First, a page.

Woodstock. The CS army retreated to Narrow Passage, and the wagon train went on to Mt. Jackson.
Darkness and confusion among the Union victors prevented effective pursuit.
During the fighting at Fisher's Hill, a CS cavalry division
turned back the Union cavalry at Milford
(present day Overall) in the Luray Valley, preventing an attempt to gain Early's rear by crossing the
gap to New Market. Sheridan remarked that if his cavalry had been successful, he could have
captured Early's army.
Current Condition of the Battlefield
The excellent state of preservation and the existing rural
character make the study of this
battlefield pleasant as well as informative. The battlefield can be interpreted mostly from public
roads using about four vantage points, although the best- preserved Confederate entrenchments
are on private property. The hamlet of Fisher's Hill retains a historic appearance that includes an old
mill (Keller's Mill) and other structures of Civil War vintage. Rte. 601 from rte. 623 (Back Road) to
US 11 (Valley Pike) is a pristine rural landscape, except for a short stretch of trailers and a few
modern houses west of but out of sight of ``Ramseur's Hill.'' I-81 is conducted over rte. 623 with no
interchange and is not intrusive at ground level but becomes intrusive if one climbs the hills adjacent
In 1990, the Association for Preservation of Civil War Sites
(APCWS) acquired about 195 acres of
land west of and adjacent to I-81 and north and south of rte. 601. (The parcel of land south of rte.
601 is referred to as ``Ramseur's Hill'' in this report.) This was where the Confederate infantry met
Crook's flank attack from the west and the assault of Ricketts' division from the north. The parcel
of APCWS land north of rte. 601 was the scene of preparatory skirmishing and a staging area for
Ricketts' division. Access to Ramseur's Hill provides an important vantage point for understanding
and interpreting the battle. Traces of Confederate entrenchments remain on the hill. This area,
although critically important in understanding the action, is visually degraded by I-81.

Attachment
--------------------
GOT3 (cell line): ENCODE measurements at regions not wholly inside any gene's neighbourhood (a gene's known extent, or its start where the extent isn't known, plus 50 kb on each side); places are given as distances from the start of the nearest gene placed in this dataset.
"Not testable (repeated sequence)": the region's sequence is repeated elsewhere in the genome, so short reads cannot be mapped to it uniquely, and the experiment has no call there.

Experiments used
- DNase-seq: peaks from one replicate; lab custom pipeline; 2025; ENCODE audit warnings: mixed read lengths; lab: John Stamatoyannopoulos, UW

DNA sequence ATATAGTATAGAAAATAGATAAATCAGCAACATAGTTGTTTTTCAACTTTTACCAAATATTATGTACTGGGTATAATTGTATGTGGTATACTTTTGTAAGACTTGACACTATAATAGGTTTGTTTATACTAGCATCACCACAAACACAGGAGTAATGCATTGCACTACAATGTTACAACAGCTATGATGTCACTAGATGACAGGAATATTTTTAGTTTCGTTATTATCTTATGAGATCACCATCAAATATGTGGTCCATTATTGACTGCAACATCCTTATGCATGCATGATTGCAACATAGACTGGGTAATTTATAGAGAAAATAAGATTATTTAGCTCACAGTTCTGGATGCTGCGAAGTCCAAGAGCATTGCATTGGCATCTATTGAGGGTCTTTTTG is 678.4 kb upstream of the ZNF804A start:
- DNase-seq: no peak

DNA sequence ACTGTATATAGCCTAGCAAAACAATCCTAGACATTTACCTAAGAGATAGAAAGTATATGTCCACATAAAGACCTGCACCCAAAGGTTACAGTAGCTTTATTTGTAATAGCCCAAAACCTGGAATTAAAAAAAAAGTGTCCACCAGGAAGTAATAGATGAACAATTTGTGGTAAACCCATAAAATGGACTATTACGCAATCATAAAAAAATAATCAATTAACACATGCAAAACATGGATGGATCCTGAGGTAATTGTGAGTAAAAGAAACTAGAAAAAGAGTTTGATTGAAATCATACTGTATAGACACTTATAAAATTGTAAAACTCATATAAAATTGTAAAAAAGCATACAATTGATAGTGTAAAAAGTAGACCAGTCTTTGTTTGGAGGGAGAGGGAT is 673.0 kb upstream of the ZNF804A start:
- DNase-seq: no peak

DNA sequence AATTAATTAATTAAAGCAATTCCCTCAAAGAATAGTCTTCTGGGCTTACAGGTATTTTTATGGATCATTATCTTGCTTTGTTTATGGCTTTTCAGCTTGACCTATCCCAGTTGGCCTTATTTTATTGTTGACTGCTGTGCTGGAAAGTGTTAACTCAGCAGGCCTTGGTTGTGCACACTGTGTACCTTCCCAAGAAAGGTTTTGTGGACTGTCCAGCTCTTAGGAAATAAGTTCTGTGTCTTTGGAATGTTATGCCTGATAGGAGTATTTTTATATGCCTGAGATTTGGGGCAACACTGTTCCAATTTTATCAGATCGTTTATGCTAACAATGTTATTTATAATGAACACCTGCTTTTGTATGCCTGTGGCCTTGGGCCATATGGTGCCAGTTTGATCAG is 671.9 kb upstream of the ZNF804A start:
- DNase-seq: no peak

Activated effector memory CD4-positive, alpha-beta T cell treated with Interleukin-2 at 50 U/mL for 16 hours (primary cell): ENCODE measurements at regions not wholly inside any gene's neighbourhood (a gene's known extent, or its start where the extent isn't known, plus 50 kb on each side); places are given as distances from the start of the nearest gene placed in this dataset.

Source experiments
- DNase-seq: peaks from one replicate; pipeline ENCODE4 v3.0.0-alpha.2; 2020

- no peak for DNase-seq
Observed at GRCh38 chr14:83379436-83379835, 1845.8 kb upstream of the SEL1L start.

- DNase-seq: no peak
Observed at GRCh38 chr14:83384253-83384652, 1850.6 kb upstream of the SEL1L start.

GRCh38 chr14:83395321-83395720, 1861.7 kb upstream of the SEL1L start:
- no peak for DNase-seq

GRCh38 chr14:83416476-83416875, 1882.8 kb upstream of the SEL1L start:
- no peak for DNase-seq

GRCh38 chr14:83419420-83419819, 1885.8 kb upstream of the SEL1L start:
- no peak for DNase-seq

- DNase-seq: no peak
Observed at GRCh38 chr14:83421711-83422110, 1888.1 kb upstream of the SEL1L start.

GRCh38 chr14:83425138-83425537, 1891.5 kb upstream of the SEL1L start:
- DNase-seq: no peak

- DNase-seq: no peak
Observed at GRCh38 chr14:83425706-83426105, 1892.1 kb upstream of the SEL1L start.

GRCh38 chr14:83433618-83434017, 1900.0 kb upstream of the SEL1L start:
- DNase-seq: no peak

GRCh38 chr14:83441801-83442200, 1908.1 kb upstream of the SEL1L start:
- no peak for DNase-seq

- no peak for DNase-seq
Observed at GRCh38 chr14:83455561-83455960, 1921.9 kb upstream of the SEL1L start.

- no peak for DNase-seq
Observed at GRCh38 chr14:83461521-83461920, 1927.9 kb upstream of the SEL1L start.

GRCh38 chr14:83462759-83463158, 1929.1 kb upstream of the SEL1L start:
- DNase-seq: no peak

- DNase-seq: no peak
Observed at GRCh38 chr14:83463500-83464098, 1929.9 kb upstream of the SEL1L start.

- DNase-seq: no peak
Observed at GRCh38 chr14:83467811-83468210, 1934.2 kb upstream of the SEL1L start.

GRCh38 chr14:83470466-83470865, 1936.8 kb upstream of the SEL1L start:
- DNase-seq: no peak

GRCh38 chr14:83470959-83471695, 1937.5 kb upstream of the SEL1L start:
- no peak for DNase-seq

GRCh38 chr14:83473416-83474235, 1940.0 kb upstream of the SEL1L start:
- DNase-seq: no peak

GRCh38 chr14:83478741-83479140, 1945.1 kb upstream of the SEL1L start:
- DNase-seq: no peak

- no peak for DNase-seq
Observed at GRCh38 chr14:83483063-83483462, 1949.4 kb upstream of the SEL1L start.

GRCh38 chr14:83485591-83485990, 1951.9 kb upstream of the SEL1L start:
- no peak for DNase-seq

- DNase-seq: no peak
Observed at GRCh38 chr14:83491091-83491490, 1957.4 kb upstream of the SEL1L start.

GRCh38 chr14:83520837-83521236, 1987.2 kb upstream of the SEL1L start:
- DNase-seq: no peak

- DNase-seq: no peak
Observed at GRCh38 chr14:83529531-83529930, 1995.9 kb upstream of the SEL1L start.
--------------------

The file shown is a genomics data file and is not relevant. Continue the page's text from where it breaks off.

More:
A vantage point slightly north of the intersection of rtes.
639 and 757 allows interpretation of
opening phases of the battle and offers views of Flint Hill (actually two hills, separated by rte. 757)
assaulted on 21 September. The Emanuel Evangelical Church above the hamlet of Fisher's Hill offers
a sweeping panorama of the CS positions south of Tumbling Run.
Many historic structures, including the Eastep and Barbe houses,
a brick house (S. Funkhouser
house) at the base of Ramseur's Hill, Keller's Mill, Stickley's Mill, and the Miller House are along rte.
601 in Tumbling Run valley. The Widow Funkhouser House site, Early's headquarters, is on US 11
(vintage of current house was not determined). Stone fences remain near the shell of the Jacob
Funk house and barn, built by one of the county's first residents in the mid-1700s.
Sections of the fieldworks on Fisher's Hill are extant with
some segments in a good state of
preservation. Portions were bulldozed years ago where the entrenchments extended across
pastureland, although in some cases shallow traces remain. Works overlooking the old bed of the
Valley Pike are in good condition. The line of entrenchments should be professionally surveyed. Near
the intersection of rtes. 11 and 601 the abutments of the old stone Valley Pike bridge remain. The
old road trace climbs the face of the hill and in places is supported by stone retaining walls.
Perception of Threats to Battlefield
New construction activity in the area has been slight. Several
local landowners have erected modern
houses for themselves or their families along rte. 601. There is a large trailer park along US 11 but
behind Fisher's Hill, where it is not particularly intrusive. Several new homes have been built at the
base of Flint Hill and in the vicinity of the intersection of rtes. 639 and 757, degrading the ability to
interpret the battle's initial phases. There is a short strip of modern housing along rte. 757 south of
Fisher's Hill. Based on interviews with several local landowners, there was general approval of the
recent APCWS acquisition and a strong consensus that new development in the area should be
excluded. The major visual intrusion in the battlefield is I-81, which prompted the field surveyor to
lower the integrity rating from good to fair. Any future move to widen I-81 or to provide an
interchange would severely impact the battlefield's integrity.